Why Defend Stalin?

Right off the bat, I want to go ahead and say that I was driven to write this due to a debate that recently took place online. However, I’m not one to dedicate an entire entry to an argument on social media. This was just the most recent argument I’ve had on this issue. I’ve had similar(or identical) discussions in many other places and with many different people, so I decided to write this so that, maybe, I won’t have to say the exact same things over and over again in the future.

These discussions usually begin with a “left”-communist asking – usually in a sarcastic or degrading manner – why Marxist-Leninists insist on talking about dead leaders and their contributions. Specifically, they wonder why we still uphold Stalin. According to them, this is a waste of time, a turn-off to those living in the present day. They say we need to put our minds on the matters at hand, rather than “worshipping” figures from the past.

These ultra-“leftists” seem to be ignorant to the fact that, if we were to ignore the successes and failures of the past, we will likely make mistakes that could put the entire movement in jeopardy. It took a lot of trial-and-error for the first socialist revolutions to take off. What these ultras are suggesting is we start from scratch and make the same, or even worse, errors, due to our lack of historical knowledge. In doing so, we will be making ourselves infants in the movement. We will be pushing the revolution back decades. Of course, each place and situation calls for different strategies and tactics, but Marxism-Leninism, being a science, is already open to and prepared for such differing methods and environments. What the ultras are suggesting is to throw out the science as a guide and put on blindfolds. They want the movement to learn everything all over again. Over a century of study and practice should be thrown out the window.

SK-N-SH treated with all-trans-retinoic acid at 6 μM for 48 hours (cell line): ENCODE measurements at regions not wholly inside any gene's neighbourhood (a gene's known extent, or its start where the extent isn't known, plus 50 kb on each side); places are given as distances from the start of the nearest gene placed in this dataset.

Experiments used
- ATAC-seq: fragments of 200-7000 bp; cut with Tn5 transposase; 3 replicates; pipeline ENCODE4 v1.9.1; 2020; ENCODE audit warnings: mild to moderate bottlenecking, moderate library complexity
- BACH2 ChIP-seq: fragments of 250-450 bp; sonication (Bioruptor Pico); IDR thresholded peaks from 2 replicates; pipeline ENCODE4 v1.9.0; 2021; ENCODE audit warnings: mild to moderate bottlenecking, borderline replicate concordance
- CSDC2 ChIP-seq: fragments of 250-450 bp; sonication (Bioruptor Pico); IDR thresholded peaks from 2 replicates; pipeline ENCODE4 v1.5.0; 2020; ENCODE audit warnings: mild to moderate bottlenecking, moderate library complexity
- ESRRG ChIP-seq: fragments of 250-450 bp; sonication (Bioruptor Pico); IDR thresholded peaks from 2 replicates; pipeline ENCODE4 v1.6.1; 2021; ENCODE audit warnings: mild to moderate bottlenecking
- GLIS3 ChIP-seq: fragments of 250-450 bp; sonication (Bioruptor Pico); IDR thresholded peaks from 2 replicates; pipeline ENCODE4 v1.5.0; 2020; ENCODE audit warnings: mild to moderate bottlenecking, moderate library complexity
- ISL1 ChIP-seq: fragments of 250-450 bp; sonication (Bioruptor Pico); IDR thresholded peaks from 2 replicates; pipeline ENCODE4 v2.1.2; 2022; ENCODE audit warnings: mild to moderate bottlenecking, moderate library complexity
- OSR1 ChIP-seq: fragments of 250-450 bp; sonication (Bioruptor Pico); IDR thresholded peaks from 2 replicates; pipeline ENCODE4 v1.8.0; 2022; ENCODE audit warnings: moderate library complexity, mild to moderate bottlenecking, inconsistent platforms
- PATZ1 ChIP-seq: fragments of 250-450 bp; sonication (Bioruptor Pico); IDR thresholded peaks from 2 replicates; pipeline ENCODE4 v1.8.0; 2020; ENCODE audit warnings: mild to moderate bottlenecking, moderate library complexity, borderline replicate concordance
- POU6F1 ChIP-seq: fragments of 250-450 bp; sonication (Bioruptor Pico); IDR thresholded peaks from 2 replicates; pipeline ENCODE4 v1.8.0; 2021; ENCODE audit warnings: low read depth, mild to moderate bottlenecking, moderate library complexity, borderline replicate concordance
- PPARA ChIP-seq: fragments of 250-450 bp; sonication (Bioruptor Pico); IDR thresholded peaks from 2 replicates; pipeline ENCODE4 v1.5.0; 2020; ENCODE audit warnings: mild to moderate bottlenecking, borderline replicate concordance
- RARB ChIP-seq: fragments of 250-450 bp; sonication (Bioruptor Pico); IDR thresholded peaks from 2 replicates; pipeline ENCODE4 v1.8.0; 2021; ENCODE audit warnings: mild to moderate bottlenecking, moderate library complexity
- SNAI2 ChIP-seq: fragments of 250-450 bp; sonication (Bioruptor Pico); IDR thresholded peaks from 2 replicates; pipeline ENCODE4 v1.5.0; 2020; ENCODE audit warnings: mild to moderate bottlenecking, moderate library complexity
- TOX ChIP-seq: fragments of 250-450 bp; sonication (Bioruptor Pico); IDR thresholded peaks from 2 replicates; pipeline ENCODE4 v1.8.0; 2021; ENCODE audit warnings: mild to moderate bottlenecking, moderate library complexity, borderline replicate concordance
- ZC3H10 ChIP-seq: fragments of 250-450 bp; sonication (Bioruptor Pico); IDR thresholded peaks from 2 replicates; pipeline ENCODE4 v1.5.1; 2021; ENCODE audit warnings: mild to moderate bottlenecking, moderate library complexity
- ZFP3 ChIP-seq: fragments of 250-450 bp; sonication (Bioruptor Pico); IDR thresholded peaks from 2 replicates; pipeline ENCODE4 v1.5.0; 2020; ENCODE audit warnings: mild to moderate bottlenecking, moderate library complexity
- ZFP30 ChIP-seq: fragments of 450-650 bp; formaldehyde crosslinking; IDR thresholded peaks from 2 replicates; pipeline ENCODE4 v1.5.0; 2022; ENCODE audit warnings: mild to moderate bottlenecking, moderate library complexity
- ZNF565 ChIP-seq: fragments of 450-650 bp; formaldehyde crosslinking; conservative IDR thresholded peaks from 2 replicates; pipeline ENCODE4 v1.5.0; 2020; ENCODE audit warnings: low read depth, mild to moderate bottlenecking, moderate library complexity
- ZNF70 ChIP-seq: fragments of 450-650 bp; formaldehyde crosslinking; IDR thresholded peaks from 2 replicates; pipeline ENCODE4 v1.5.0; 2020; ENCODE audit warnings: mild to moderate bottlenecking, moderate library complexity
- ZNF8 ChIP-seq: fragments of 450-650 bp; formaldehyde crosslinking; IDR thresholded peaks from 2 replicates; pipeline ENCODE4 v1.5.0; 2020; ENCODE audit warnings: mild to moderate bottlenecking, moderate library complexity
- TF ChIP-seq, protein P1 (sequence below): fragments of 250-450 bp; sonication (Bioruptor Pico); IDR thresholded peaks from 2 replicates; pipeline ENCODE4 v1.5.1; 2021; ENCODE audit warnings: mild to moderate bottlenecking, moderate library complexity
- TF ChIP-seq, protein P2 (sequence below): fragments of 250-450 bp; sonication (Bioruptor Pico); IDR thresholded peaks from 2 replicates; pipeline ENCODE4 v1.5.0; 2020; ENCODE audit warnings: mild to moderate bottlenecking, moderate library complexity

But, being the super-edgy ultras that they are, this only applies when they are speaking with Leninists.

In the recent online debate, the person suggesting these things was a self-proclaimed Trotskyist. He was telling we “Stalinists” to stop “living in the past” since Stalin is dead and can not physically do anything for us now, while proudly proclaiming himself to follow another -ism of another dead man. So, while telling us that we should “get over” or accept the bourgeois lies that have been heaped upon Stalin’s historical legacy, he was simultaneously complaining about how Trotsky was “denied justice”. That is, while he was telling “Stalinists” to stop talking about the past, he was bringing up the past for his own defense. When we try to refute bourgeois myths regarding Stalin, he said that doing so was “pointless”. When we brought up Trotsky’s treacherous actions, he suddenly was fine with talking about the past in order to legitimize his own stance. I can’t possibly be the only one to see the double standard there. He’s actually fine with talking about historical events(despite claiming otherwise), just so long as the discussion doesn’t trample on his stubborn beliefs.